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They need to increase revenue sharing.
For every one $1M spent over the cap, the team must pay $1M to low-revenue teams

if the 5 teams went $3M over, that's $15M to be divided among the poor teams.

This always should have been about revenue sharing. But the god damn owners are greedy enough to deprive fans of hockey for a year and then raise our ticket prices despite saying they wouldn't.
So of course they're too greedy to share revenue with other teams in the league.

It's too bad Obama didn't tax the crap out of all the owners and players.

At least the public would have gotten something tangible out of these greedy ********.

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06-27-2011, 12:01 PM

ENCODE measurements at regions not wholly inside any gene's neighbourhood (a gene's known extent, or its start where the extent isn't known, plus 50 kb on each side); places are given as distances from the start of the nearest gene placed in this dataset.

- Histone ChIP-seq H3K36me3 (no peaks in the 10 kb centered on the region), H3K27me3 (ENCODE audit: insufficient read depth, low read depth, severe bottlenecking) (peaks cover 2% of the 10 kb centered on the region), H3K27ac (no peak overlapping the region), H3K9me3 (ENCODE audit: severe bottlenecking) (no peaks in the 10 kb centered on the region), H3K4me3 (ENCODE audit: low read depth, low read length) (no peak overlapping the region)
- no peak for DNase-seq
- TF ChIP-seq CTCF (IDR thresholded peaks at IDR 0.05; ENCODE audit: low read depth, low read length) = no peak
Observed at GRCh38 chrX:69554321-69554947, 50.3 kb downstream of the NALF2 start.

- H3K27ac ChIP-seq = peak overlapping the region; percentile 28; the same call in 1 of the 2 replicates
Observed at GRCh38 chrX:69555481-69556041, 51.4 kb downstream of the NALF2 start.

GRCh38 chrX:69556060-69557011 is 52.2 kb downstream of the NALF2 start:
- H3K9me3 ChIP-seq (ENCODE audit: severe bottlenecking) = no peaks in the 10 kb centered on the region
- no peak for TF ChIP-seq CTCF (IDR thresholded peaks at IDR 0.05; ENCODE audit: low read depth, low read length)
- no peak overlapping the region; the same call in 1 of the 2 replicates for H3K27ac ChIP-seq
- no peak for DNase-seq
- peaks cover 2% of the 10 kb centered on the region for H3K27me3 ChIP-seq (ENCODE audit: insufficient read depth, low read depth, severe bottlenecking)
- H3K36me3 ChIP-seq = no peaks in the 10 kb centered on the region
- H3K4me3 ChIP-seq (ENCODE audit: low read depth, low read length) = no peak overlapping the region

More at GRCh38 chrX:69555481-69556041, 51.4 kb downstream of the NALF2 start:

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So you basically want a luxury tax?

It's not doing so well in the NBA.

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06-27-2011, 12:15 PM
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They need to increase revenue sharing.
For every one $1M spent over the cap, the team must pay $1M to low-revenue teams

if the 5 teams went $3M over, that's $15M to be divided among the poor teams.

This always should have been about revenue sharing. But the god damn owners are greedy enough to deprive fans of hockey for a year and then raise our ticket prices despite saying they wouldn't.
So of course they're too greedy to share revenue with other teams in the league.

It's too bad Obama didn't tax the crap out of all the owners and players.